Fieldwork

The most important laboratory for Ecological Science is the outside world and high importance is given to practical and field-based teaching.

Field courses form an important component of teaching and are a good way of getting to know staff and fellow students on the course. Edinburgh is ideally suited for field work in ecological and environmental science with a wide range of environments and land use systems within easy reach; from mountain to coastal habitats, from intensive agriculture to forestry, and from urban to open moorland.

Field courses

In the Ecological and Environmental Science degree programme students attend three field courses (each lasting approximately 10 days).

Field Ecology

Held between Years 1 and 2, this course aims to familiarise students with the flora and fauna of Scotland through trips to freshwater, woodland, grassland and heath/moorland habitats near Edinburgh.

Ecological Measurement

This is a two-part field course in which students learn and apply a variety of ecological and environmental techniques in field and laboratory investigations in the Highlands and in Edinburgh.

The first part of the course is held before the start of year 3 at the University's Outdoor Centre, by Loch Tay in the Southern Highlands. There are opportunities for watersports, such as windsurfing, sailing and canoeing, when the day's work is done!

It then continues for one half day per week in Edinburgh during Semester 1 of year 3.

Ecological Science Field Course

A residential field course based in Argyll, west of Scotland, is offered between years 3 and 4. An ability to communicate with professional level peers and senior colleagues and specialists will be developed through the peer-to-peer presentations and field visits with practitioners, which will also enable students to gain an appreciation of the contexts and challenges associated with ecological and environmental management.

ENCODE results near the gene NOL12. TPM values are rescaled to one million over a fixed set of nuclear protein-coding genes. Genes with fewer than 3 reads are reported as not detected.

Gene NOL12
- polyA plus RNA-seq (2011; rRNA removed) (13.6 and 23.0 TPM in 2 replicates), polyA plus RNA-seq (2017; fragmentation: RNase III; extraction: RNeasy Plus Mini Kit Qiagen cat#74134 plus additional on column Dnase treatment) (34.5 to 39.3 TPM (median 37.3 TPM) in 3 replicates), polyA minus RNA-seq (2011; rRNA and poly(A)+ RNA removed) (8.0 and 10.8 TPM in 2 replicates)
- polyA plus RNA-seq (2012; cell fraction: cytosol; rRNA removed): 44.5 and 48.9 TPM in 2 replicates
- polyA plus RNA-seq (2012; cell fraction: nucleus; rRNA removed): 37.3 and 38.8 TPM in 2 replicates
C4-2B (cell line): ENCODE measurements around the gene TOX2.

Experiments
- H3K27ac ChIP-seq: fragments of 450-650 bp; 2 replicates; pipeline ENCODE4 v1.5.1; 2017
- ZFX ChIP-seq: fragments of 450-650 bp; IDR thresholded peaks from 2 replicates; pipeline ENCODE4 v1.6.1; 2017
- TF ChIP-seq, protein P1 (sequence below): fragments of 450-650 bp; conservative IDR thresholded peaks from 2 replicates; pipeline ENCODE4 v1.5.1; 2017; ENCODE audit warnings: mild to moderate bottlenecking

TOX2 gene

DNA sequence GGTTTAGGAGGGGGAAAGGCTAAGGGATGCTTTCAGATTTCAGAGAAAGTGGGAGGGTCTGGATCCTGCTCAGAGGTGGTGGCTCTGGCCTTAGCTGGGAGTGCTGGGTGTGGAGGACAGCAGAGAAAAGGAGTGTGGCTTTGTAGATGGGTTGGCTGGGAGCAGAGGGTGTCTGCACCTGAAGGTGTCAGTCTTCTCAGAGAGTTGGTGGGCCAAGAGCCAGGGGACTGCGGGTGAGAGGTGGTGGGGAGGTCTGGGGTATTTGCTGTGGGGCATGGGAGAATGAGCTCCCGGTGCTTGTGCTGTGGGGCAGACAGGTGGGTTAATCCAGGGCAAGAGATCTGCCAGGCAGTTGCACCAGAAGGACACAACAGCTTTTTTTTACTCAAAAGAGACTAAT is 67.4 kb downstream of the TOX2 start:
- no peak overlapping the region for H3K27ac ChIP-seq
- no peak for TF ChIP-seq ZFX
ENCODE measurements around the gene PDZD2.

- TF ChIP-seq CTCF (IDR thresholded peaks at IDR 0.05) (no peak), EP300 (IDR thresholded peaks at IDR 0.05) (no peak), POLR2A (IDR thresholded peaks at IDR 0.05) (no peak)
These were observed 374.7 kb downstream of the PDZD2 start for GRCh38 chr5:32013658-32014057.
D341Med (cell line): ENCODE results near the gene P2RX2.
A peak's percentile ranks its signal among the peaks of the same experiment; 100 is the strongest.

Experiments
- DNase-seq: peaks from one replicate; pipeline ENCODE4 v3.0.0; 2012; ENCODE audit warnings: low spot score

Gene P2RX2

Self study

Students are also encouraged to gain practical experience of their chosen field of study during the summer holidays. This may be through relevant jobs with companies, conservation organisations and research institutes, or through ecological and environmental science projects while on student expeditions. All students can take a year out between study years, which could be for a professional placement.

Costs

Field courses are subsidised, but students need to pay a contribution towards the costs. Field course costs over four years do not normally exceed £150; the exact cost depends on the degree programme followed.

Students should also provide suitable clothing and equipment for field courses, including:

  • waterproof jacket and trousers
  • walking boots
  • wellington boots
  • warm clothing
  • a small rucksack

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